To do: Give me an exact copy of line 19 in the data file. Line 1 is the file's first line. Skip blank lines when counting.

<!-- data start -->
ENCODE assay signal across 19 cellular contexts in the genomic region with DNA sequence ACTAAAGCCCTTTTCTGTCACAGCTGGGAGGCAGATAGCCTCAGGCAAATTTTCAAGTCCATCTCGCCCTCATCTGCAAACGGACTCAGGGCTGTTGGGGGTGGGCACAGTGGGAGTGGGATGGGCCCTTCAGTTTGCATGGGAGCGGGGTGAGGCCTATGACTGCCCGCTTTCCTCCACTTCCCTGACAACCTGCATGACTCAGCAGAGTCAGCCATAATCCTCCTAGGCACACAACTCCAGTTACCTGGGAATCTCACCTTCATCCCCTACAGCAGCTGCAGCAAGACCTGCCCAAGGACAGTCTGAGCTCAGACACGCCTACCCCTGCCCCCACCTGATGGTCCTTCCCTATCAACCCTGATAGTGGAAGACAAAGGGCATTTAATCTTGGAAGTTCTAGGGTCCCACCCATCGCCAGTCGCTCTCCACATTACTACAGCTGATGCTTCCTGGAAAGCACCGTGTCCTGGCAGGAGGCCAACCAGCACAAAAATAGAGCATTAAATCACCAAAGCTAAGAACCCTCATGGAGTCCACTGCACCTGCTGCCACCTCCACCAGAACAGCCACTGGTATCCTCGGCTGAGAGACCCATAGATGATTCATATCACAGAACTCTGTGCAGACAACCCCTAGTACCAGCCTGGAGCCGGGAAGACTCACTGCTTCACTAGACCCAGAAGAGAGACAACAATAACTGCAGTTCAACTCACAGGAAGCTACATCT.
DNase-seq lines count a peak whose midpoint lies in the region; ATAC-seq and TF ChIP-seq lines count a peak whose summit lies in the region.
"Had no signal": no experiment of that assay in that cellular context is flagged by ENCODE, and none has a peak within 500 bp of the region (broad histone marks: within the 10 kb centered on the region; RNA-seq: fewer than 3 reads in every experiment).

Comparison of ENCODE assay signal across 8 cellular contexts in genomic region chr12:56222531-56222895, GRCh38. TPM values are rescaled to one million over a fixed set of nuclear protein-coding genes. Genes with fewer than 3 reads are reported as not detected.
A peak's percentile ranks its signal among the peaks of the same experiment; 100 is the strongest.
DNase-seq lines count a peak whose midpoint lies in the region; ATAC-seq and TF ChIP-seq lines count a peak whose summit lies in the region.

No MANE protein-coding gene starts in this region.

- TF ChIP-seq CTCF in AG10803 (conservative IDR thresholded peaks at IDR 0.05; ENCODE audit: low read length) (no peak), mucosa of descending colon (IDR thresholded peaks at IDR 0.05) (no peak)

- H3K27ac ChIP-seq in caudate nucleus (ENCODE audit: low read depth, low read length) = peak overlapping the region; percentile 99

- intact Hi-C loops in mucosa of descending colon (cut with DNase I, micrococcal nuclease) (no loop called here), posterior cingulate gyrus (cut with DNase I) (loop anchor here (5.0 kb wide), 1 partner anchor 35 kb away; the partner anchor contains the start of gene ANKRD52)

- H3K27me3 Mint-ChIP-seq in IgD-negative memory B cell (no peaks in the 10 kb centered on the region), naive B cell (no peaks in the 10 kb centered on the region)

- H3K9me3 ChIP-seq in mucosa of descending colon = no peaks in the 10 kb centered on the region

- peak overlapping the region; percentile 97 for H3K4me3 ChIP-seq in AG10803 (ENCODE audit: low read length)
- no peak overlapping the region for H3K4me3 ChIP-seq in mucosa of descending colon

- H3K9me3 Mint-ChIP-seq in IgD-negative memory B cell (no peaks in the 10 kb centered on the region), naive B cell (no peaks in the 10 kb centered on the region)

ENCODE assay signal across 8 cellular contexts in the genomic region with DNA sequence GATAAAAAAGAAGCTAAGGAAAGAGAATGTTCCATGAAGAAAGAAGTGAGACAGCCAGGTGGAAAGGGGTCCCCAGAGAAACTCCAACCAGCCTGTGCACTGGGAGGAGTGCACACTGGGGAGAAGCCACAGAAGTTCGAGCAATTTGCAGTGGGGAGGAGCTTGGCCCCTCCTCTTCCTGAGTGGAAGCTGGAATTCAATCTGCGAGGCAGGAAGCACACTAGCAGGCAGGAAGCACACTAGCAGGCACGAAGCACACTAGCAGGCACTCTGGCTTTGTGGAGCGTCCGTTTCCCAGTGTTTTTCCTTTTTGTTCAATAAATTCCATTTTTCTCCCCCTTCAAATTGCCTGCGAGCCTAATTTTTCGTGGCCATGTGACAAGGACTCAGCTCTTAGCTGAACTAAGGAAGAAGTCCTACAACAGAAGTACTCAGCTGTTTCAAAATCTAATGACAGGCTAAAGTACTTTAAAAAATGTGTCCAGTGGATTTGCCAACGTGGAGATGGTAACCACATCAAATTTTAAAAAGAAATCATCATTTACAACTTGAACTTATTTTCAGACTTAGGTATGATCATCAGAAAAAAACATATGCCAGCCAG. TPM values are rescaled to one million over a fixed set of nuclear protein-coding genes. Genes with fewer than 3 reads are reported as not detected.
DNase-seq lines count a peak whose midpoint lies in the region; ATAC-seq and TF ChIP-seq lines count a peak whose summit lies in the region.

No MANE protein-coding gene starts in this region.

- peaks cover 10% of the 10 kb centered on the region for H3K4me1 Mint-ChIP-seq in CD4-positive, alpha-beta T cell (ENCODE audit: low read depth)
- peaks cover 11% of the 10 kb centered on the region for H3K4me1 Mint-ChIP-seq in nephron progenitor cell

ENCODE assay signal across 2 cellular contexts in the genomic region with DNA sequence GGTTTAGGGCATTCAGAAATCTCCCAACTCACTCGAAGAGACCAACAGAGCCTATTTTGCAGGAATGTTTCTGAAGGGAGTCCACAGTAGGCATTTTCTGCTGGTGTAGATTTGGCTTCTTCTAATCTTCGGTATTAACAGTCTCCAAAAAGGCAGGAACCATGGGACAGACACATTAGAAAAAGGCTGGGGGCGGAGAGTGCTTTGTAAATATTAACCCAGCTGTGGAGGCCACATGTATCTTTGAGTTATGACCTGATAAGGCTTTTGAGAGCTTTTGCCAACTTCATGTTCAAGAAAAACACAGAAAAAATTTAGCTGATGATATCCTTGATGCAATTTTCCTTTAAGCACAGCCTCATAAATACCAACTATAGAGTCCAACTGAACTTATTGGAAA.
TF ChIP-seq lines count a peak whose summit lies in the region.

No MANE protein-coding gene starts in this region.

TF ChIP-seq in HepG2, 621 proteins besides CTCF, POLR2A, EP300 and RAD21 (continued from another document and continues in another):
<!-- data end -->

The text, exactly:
- peaks cover 10% of the 10 kb centered on the region for H3K4me1 Mint-ChIP-seq in CD4-positive, alpha-beta T cell (ENCODE audit: low read depth)